While the city will continue to be a tourist magnet, the hope is that it will attract a more diversified population of sophisticated, engaged, and demanding visitors making it one of the world’s most sustainable destinations.

The 4-year anniversary of the first lockdown just passed in March, let’s take a look at how the city is faring in terms of its rebranding efforts.

How green is Florence?

It is one of the 100 EU member state cities that has been selected to join the EU Mission 100 Climate-neutral and smart cities by 2030. Mayor Nardella has happily embraced the challenge and, an avid cyclist, has continued to build bike paths with more on the way, there are scores of recommended bike itineraries, and many leading visitors outside the city center and into the stunning countryside in an ecologically responsible way. In conjunction with this, Eike Schmidt, the inventive and, at times, loathed former director of the Uffizi Galleries, which received around 5 million visitors in 2023, in a bold move to lure art lovers away from a too-clogged downtown, dusted off masterpieces, took them out of the basement, and returned them to their original location or gave them out on loan to small towns with some connection to the painting. There are even bike itineraries that take you from artwork to artwork.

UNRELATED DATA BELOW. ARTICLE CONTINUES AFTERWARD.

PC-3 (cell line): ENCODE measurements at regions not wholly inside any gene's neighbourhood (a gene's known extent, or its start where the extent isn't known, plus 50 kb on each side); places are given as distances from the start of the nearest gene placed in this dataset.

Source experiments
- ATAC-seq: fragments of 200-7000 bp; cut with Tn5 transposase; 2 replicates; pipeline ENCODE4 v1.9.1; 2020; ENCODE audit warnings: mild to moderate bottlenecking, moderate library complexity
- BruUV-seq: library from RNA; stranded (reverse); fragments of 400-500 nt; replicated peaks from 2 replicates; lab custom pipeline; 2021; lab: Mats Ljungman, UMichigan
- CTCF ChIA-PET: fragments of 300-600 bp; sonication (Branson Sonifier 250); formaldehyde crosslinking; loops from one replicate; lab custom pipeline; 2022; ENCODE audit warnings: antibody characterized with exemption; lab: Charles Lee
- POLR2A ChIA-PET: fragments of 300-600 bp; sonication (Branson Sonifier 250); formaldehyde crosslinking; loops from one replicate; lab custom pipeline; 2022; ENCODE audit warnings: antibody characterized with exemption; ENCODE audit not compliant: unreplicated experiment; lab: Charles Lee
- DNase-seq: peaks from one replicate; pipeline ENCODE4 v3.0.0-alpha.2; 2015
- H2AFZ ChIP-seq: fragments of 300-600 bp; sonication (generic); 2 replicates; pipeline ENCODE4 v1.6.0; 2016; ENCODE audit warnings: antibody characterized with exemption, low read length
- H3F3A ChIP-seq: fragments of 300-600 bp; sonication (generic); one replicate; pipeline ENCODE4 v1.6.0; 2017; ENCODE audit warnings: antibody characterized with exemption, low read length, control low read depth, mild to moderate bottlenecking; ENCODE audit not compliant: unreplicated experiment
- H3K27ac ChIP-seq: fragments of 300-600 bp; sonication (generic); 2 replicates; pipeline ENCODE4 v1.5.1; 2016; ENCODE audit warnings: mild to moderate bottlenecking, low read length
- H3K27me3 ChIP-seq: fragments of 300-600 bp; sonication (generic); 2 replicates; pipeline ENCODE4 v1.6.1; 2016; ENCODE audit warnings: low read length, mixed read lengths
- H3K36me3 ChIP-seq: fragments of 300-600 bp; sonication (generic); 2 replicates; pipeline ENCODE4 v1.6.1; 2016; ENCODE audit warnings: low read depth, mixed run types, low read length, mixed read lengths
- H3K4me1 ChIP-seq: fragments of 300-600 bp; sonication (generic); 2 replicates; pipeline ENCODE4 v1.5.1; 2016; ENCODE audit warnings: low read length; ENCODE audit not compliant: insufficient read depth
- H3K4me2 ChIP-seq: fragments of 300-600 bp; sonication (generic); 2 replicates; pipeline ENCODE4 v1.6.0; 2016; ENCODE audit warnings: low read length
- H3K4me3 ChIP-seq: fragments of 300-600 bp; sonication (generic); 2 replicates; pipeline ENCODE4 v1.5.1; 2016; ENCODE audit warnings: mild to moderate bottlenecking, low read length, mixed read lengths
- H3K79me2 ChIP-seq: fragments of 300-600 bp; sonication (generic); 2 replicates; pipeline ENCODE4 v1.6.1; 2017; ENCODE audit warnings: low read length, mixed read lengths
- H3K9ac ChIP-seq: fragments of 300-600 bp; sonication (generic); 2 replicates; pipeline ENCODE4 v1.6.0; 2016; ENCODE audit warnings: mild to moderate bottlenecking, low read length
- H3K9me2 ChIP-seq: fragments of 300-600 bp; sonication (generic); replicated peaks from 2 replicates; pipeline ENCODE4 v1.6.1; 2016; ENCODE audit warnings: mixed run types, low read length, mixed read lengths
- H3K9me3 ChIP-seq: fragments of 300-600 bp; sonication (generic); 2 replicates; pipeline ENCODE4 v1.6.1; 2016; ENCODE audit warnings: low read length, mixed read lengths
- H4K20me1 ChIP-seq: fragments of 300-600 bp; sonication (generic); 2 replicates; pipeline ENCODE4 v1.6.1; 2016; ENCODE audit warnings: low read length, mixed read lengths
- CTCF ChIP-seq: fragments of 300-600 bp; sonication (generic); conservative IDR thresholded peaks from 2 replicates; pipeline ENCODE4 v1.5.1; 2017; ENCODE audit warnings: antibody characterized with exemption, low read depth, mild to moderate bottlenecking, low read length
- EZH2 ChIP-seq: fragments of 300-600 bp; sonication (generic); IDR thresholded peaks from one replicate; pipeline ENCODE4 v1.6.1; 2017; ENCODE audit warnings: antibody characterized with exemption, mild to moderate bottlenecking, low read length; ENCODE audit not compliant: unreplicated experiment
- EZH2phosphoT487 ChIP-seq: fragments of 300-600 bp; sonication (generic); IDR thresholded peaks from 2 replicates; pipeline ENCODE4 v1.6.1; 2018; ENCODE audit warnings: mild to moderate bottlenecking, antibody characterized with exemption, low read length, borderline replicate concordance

Micro mobility is exceedingly popular and on the rise and already showing concrete data on CO2 emissions reduction. Through the ease of an app you can rent an electric bike, scooter, moped, Segway or electric car on almost any corner. Taxis are reliable, safe, and most are electric, but they are expensive, can be slower than public transportation, and scarce during high season. Public transportation is fast, contactless, clean, and cutting edge making the city a sustainable mecca of innovation. Tuscan food has always been sustainable but now restaurants are advertising their commitment to the environment, and new vegan locales open almost daily.

Green Things are rapidly evolving in Florence, Italy

For those who have been to Florence time and time again, but even for first-time visitors, here is a really creative way the cradle of the Renaissance is becoming the cradle of groundbreaking sustainable tourism and lifestyle.

While the public transportation system has always left much to be desired, it’s improving thanks to hybrid and electric buses but mostly to the creation and ongoing expansion of the city’s light rail network. There is a linked fantastic initiative (and PR move) for tourists and locals alike called “Florence by Tram”. 

It includes guided itineraries of off-the-beaten-path museums and hidden jewels, all reachable by tram, encouraging people to use it, get to know it, and discover cool unknown spots in the process. This winning idea appeals to those on a budget (tickets are valid for 90 minutes and cost Euro 1.70, as of March you can swipe your debit or credit card and purchase directly on board), and to returnees who want to explore sites unseen. It also decreases traffic, moves people away from the swamped Medieval downtown, leads to great discoveries, and leaves a mere shadow of a carbon footprint.